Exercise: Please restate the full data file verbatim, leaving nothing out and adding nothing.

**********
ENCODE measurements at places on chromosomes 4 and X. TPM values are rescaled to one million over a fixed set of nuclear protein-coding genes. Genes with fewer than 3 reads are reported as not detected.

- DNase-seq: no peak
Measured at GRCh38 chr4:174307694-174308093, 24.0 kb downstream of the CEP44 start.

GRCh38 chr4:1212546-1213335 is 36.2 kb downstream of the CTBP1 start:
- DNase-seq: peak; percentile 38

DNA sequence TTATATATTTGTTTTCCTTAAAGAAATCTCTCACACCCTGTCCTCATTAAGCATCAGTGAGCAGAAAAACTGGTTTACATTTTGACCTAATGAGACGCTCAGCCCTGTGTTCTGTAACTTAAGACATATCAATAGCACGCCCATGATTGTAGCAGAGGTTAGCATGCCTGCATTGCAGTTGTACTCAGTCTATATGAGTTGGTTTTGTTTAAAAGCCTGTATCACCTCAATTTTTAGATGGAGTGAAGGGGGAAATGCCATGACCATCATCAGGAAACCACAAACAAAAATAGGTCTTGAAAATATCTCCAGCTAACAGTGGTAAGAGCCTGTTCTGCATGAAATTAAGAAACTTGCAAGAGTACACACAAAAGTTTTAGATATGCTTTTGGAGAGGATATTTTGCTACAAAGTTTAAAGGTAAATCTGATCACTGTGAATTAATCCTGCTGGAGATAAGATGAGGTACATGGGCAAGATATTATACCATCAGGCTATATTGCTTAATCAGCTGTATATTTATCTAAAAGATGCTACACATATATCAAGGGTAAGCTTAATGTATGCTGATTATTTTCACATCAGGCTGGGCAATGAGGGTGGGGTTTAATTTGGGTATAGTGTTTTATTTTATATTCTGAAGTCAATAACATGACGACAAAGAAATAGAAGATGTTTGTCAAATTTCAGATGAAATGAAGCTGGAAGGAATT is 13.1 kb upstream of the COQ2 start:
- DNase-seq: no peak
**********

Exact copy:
ENCODE measurements at places on chromosomes 4 and X. TPM values are rescaled to one million over a fixed set of nuclear protein-coding genes. Genes with fewer than 3 reads are reported as not detected.

- DNase-seq: no peak
Measured at GRCh38 chr4:174307694-174308093, 24.0 kb downstream of the CEP44 start.

GRCh38 chr4:1212546-1213335 is 36.2 kb downstream of the CTBP1 start:
- DNase-seq: peak; percentile 38

DNA sequence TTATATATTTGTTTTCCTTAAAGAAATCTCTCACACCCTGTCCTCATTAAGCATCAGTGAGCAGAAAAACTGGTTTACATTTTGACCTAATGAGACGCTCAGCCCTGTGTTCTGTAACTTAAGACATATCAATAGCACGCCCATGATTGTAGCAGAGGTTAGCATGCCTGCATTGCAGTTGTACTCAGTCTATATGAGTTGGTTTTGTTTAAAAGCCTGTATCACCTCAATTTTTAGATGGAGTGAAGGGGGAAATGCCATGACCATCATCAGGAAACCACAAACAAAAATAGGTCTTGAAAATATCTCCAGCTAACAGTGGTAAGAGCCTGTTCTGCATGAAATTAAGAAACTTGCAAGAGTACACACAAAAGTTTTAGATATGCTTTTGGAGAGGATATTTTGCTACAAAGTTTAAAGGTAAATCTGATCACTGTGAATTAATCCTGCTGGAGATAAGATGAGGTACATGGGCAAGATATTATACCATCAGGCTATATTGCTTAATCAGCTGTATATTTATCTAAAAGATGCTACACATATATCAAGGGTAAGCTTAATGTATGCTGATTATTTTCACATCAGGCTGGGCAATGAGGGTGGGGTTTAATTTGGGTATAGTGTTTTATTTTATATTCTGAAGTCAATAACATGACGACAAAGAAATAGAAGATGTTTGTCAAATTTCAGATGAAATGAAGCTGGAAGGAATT is 13.1 kb upstream of the COQ2 start:
- DNase-seq: no peak